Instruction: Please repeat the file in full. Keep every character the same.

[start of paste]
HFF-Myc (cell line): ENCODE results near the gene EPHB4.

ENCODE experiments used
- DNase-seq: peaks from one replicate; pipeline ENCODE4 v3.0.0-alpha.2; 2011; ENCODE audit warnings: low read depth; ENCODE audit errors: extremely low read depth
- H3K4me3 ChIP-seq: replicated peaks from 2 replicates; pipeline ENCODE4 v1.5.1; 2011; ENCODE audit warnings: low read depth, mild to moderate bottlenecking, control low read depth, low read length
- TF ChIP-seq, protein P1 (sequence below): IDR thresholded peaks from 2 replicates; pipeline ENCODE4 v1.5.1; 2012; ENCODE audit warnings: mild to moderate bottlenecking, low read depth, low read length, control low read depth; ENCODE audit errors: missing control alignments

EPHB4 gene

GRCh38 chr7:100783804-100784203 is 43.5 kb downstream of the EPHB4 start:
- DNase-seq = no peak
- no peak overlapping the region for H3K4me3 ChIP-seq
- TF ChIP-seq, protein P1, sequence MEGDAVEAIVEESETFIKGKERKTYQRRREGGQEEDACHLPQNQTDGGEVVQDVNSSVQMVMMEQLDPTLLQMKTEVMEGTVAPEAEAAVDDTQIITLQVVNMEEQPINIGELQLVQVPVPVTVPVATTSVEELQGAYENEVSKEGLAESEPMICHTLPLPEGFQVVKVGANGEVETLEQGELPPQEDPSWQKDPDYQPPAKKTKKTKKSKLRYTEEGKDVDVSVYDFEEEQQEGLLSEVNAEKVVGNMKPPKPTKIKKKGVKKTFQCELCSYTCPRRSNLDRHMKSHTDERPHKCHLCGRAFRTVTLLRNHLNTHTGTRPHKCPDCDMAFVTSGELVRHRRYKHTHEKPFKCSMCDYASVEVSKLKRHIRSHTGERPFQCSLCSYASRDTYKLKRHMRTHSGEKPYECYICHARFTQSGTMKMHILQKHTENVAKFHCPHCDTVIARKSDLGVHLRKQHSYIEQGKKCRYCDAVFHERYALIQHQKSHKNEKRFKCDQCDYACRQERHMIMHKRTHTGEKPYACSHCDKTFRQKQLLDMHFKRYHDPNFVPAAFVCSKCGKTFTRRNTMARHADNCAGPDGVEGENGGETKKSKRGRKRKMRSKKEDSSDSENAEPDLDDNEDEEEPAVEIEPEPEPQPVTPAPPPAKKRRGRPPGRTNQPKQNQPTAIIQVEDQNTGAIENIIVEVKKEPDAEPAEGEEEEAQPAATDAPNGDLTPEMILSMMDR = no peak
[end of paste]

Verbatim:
HFF-Myc (cell line): ENCODE results near the gene EPHB4.

ENCODE experiments used
- DNase-seq: peaks from one replicate; pipeline ENCODE4 v3.0.0-alpha.2; 2011; ENCODE audit warnings: low read depth; ENCODE audit errors: extremely low read depth
- H3K4me3 ChIP-seq: replicated peaks from 2 replicates; pipeline ENCODE4 v1.5.1; 2011; ENCODE audit warnings: low read depth, mild to moderate bottlenecking, control low read depth, low read length
- TF ChIP-seq, protein P1 (sequence below): IDR thresholded peaks from 2 replicates; pipeline ENCODE4 v1.5.1; 2012; ENCODE audit warnings: mild to moderate bottlenecking, low read depth, low read length, control low read depth; ENCODE audit errors: missing control alignments

EPHB4 gene

GRCh38 chr7:100783804-100784203 is 43.5 kb downstream of the EPHB4 start:
- DNase-seq = no peak
- no peak overlapping the region for H3K4me3 ChIP-seq
- TF ChIP-seq, protein P1, sequence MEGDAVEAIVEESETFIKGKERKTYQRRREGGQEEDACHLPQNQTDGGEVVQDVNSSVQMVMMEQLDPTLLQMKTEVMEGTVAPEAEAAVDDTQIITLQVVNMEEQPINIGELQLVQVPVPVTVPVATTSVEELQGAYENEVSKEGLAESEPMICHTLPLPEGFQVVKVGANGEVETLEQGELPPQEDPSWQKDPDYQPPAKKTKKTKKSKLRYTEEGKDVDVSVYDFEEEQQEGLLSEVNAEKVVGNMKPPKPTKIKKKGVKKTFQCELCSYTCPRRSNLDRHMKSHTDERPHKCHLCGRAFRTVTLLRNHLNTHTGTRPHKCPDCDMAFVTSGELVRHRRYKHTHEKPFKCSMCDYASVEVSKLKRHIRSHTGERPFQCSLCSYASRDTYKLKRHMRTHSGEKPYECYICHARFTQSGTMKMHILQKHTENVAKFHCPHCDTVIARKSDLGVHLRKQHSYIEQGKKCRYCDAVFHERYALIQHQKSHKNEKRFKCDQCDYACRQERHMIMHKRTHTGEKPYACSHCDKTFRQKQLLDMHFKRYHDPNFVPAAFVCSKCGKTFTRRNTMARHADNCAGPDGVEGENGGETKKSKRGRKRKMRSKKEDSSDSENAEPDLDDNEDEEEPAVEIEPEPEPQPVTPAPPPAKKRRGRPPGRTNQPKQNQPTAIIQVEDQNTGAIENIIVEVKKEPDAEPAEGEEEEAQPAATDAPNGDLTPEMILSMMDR = no peak